Speaking to NDTV, the Tibetan administration spokesman, Sonam Dagpo, said, "Initially we planned to have the programme in Delhi but have shifted it after we saw reports that the cabinet secretary had asked officials to stay away. However, nothing has been officially conveyed to central Tibetan administration".
The cabinet secretary's note on February 22 says "senior leaders" and "government functionaries" of the centre and states should stay away from events planned for March-end and early April by the "Tibetan leadership in India" to mark the start of 60 years in exile of the Dalai Lama. The note cites advice by Foreign Secretary Vijay Gokhale.
Last week, the foreign ministry said India's position on the Dalai Lama had not changed but did not mention anything about the cabinet secretary's note.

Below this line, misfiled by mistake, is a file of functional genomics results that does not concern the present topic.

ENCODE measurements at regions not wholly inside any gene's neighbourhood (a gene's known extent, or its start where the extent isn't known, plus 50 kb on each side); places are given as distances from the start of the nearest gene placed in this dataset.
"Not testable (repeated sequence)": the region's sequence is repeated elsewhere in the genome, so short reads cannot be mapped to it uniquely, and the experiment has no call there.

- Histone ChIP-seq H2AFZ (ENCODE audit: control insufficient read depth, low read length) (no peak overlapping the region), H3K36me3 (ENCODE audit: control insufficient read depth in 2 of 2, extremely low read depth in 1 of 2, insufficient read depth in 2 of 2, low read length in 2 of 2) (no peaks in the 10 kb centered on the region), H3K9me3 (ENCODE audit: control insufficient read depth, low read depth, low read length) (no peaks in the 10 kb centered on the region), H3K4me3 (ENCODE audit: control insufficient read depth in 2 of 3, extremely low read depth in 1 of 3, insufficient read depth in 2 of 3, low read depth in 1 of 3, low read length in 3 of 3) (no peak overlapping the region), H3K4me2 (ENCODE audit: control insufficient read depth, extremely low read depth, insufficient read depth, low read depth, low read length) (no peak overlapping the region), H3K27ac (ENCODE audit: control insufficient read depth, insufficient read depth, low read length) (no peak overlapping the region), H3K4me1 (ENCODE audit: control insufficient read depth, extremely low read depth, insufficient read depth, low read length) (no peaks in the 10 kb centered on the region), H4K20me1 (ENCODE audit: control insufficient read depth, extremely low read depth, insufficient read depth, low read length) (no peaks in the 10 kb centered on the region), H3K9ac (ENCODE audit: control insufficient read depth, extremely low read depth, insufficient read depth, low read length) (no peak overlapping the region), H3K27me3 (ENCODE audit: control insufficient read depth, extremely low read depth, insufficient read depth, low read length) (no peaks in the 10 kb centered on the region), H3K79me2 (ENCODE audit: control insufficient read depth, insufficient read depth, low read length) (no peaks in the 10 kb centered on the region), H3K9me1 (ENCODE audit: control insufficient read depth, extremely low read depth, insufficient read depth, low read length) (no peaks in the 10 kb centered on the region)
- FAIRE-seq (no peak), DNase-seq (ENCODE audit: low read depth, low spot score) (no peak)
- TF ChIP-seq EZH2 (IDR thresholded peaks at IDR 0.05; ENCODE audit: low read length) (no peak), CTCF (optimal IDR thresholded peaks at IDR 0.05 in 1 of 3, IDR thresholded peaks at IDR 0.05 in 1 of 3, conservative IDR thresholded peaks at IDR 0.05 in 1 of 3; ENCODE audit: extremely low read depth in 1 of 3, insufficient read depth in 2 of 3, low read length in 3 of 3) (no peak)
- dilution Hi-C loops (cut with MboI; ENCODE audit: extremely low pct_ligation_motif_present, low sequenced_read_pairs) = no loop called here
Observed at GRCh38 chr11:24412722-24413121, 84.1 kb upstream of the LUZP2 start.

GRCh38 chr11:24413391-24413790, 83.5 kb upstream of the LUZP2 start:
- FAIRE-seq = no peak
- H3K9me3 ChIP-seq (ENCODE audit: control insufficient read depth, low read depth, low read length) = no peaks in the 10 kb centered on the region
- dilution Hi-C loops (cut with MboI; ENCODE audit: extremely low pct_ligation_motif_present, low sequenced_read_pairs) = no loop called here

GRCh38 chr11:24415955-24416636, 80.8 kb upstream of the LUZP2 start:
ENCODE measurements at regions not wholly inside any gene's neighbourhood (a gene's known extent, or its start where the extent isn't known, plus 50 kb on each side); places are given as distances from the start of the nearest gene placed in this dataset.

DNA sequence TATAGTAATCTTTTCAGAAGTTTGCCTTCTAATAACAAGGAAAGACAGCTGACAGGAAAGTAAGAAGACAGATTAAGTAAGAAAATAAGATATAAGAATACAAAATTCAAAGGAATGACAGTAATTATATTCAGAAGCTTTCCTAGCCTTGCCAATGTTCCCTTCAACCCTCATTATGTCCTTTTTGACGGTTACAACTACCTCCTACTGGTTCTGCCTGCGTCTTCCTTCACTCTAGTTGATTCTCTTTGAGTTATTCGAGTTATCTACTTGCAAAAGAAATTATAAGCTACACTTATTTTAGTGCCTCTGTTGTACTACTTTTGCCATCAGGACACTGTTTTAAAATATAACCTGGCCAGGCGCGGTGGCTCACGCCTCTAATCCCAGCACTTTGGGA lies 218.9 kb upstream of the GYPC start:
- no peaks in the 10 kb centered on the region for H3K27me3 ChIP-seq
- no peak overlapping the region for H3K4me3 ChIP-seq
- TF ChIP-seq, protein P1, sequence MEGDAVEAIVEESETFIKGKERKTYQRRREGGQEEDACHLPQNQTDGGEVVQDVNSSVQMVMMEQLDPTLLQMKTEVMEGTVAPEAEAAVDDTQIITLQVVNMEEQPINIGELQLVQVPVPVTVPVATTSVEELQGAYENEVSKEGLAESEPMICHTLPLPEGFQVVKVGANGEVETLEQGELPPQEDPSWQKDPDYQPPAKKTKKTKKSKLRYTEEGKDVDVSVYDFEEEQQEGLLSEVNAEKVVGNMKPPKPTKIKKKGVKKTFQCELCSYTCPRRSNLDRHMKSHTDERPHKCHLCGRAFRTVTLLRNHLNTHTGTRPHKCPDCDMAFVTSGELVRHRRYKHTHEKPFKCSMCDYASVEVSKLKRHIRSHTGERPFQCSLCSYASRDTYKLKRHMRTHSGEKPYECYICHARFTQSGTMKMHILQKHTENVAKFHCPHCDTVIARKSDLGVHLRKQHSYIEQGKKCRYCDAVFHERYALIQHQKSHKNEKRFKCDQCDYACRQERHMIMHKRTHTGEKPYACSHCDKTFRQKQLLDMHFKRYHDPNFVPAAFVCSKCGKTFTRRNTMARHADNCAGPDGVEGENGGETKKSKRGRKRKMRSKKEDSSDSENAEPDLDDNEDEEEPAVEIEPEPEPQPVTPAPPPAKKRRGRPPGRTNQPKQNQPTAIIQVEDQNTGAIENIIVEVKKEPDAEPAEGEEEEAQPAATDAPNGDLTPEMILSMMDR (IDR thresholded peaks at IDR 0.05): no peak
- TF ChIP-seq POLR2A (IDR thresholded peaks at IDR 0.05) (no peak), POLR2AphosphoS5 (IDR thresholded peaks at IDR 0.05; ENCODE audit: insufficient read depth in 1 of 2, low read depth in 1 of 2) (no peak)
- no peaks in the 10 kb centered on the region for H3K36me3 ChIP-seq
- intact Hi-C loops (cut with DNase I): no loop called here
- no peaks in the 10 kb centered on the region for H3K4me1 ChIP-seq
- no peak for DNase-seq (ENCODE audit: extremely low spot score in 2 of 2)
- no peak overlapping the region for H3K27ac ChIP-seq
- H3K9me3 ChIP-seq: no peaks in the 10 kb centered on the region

"He (Dalai Lama) is a revered religious leader and is deeply respected by the people of India. There is no change in that position. His Holiness is accorded all freedom to carry out his religious activities in India," the foreign ministry statement had said.
When asked if there was a change in India's position on the Tibetan spiritual leader, Minister of State for Home Kiren Rijiju had refused to comment on the "sensitive issue".
"It's not proper for me to comment on the subject which has big ramification," Mr Rijiju told NDTV on Friday.
Mr Dagpo said he wasn't disappointed with the development as "we have been in India for the last 60 years and with the support of the government of India, we have preserved our language, our culture".
"The cabinet secretary's directive would be based on India's relations with the Chinese government; we also believe the relationship between India and China should improve," Mr Dagpo told NDTV.